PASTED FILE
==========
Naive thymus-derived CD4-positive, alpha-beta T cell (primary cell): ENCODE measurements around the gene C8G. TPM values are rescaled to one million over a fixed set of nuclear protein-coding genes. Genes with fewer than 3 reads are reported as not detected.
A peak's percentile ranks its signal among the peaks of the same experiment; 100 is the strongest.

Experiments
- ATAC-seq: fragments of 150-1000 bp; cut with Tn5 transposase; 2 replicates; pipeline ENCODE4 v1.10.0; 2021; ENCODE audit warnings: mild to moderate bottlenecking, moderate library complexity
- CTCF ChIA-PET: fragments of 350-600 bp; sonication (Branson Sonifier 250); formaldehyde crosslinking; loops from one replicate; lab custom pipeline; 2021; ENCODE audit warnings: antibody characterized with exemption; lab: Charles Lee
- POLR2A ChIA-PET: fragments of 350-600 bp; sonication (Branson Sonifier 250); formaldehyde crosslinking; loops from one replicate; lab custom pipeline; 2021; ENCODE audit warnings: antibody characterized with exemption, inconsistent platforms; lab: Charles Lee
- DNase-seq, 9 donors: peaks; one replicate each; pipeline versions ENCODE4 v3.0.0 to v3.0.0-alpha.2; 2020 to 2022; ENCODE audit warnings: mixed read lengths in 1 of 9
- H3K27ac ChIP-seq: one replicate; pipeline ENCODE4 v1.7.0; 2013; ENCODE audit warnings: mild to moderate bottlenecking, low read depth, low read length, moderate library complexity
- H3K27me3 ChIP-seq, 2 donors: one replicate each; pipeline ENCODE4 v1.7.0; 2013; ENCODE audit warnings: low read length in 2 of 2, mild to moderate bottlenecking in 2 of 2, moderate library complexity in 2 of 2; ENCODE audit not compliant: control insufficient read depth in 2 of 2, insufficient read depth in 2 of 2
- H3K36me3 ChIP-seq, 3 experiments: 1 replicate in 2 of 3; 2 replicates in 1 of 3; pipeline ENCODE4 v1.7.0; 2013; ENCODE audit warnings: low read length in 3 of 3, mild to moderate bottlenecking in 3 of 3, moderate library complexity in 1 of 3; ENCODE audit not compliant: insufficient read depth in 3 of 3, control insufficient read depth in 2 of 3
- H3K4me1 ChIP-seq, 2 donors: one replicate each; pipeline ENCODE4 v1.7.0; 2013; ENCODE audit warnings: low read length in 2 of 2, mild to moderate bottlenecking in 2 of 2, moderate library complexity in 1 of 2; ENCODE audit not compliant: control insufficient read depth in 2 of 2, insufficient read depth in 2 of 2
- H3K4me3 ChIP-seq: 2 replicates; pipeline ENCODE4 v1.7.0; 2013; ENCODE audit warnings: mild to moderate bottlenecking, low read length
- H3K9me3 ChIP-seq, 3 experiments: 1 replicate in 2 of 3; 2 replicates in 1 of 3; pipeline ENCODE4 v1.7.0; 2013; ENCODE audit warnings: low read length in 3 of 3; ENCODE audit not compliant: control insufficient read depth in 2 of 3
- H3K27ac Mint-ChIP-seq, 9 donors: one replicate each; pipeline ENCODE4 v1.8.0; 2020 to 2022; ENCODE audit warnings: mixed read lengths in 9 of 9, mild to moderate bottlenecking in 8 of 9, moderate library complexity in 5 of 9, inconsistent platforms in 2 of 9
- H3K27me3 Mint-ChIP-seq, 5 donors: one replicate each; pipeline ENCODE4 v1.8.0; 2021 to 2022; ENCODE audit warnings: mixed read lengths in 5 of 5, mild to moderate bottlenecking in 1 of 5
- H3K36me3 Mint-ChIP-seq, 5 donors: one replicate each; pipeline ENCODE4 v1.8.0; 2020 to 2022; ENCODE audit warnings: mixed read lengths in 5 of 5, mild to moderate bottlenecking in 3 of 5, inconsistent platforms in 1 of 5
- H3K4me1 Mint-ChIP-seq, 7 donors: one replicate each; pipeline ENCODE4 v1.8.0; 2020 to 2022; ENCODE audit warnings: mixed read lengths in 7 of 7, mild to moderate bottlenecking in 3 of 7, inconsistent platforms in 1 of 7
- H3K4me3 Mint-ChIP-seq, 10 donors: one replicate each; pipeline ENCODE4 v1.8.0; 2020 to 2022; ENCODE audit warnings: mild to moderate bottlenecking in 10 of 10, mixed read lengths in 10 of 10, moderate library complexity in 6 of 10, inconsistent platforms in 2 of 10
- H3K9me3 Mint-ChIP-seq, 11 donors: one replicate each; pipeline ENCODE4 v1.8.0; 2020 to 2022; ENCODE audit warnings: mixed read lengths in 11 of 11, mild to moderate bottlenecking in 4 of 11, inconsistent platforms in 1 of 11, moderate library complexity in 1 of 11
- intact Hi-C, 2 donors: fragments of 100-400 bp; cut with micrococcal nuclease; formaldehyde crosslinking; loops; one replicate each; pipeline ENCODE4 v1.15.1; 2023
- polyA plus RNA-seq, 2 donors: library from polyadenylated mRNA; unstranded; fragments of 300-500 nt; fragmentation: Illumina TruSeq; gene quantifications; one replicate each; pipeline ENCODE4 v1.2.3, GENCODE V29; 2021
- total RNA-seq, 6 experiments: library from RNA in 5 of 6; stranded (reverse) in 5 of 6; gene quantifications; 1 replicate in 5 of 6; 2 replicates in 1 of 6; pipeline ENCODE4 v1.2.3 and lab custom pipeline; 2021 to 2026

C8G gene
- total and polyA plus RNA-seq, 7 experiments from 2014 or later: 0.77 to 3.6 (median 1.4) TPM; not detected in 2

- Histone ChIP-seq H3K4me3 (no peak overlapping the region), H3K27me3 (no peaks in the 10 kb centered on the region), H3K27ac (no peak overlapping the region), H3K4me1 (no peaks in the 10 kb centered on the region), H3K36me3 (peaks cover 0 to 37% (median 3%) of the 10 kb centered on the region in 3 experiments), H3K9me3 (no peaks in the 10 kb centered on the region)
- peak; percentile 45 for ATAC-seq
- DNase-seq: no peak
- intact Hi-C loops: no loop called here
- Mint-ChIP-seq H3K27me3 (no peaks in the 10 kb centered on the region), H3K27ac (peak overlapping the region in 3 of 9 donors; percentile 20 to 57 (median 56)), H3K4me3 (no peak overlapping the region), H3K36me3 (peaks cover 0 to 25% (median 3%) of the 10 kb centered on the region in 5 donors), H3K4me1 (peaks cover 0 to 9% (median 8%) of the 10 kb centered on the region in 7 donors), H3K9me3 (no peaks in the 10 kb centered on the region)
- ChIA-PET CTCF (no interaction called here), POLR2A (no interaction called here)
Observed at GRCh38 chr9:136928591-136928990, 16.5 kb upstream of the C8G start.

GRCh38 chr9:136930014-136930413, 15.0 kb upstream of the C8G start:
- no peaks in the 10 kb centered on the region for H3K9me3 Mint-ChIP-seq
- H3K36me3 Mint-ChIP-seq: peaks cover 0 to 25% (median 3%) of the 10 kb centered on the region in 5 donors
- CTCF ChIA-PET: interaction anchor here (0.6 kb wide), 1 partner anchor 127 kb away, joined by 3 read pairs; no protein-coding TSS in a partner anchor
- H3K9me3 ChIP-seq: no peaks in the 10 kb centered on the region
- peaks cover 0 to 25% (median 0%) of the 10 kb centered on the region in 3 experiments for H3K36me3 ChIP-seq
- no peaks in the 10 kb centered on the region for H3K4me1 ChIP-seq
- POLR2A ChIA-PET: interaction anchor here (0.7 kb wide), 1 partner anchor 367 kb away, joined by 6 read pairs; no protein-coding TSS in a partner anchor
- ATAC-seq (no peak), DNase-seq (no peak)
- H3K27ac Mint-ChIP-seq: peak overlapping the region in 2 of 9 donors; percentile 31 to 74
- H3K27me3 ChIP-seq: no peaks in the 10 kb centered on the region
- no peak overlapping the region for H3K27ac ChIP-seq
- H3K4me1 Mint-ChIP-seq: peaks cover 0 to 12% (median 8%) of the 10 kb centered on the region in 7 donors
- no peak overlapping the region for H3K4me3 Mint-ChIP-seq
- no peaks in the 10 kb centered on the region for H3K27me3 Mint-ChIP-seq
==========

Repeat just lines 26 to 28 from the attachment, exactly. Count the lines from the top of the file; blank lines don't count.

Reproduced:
- peak; percentile 45 for ATAC-seq
- DNase-seq: no peak
- intact Hi-C loops: no loop called here